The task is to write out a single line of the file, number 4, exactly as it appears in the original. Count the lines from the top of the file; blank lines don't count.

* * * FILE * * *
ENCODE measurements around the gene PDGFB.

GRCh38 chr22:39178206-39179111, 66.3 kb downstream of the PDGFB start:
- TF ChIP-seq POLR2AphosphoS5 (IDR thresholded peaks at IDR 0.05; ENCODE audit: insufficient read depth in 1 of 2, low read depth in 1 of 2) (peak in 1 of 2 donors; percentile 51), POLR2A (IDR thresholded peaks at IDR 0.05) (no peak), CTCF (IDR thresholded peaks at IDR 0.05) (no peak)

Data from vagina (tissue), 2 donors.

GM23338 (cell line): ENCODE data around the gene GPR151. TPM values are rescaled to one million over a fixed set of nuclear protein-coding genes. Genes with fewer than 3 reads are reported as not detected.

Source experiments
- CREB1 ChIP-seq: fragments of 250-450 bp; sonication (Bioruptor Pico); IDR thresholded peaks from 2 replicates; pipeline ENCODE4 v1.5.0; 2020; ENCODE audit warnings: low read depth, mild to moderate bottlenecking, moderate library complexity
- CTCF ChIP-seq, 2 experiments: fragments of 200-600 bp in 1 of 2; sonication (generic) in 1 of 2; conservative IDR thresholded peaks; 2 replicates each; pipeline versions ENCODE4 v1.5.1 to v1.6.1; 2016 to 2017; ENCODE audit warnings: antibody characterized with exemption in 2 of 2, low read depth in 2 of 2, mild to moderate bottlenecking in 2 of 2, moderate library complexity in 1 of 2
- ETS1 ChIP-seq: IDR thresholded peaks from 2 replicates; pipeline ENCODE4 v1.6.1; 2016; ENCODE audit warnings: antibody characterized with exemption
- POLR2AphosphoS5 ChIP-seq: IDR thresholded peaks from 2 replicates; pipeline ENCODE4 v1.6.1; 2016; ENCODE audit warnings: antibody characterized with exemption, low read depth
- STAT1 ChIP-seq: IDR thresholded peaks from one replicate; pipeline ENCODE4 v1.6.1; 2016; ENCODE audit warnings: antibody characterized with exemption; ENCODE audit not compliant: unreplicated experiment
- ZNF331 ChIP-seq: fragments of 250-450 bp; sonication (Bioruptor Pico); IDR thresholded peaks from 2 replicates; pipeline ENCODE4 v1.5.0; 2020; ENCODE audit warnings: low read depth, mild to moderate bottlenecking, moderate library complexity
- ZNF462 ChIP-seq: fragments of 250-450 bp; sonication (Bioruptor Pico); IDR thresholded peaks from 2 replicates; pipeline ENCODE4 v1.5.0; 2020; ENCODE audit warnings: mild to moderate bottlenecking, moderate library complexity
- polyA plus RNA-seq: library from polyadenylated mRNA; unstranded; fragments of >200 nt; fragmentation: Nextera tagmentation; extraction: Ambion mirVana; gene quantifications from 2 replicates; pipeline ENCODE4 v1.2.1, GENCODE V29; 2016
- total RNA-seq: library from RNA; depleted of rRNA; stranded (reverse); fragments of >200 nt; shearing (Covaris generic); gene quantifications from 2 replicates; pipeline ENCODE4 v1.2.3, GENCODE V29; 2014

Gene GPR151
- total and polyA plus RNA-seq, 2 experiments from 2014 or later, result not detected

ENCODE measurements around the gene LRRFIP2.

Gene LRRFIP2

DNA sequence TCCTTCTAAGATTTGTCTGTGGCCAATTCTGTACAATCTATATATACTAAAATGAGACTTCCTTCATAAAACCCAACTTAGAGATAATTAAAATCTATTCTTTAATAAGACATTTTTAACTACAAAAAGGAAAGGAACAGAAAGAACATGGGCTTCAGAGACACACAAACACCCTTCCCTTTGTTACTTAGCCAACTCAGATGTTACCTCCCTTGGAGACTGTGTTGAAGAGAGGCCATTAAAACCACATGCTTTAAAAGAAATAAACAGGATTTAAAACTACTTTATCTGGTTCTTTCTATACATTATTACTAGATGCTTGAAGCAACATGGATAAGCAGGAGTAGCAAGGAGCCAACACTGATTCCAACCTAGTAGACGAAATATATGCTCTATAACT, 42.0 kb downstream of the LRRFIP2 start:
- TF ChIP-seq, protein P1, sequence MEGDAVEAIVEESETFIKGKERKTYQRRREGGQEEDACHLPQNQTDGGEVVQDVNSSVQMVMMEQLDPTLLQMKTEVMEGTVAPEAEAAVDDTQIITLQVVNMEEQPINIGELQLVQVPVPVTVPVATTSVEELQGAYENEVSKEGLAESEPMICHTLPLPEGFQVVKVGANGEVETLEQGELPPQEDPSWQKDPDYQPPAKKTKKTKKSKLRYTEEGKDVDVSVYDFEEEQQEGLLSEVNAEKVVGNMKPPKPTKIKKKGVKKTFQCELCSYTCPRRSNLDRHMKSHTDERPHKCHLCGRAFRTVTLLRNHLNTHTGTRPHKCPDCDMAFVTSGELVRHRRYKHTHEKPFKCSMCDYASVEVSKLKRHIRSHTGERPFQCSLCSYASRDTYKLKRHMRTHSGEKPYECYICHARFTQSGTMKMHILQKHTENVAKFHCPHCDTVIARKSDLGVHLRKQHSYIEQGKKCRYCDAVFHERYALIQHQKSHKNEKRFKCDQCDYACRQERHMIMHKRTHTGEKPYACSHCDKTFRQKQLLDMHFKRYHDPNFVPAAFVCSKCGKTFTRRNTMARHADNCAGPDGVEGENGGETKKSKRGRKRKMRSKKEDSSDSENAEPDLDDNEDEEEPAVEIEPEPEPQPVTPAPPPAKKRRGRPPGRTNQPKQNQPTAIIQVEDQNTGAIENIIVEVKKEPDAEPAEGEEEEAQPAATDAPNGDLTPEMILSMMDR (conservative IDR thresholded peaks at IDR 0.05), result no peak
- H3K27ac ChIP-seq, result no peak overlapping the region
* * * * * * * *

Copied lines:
Data from vagina (tissue), 2 donors.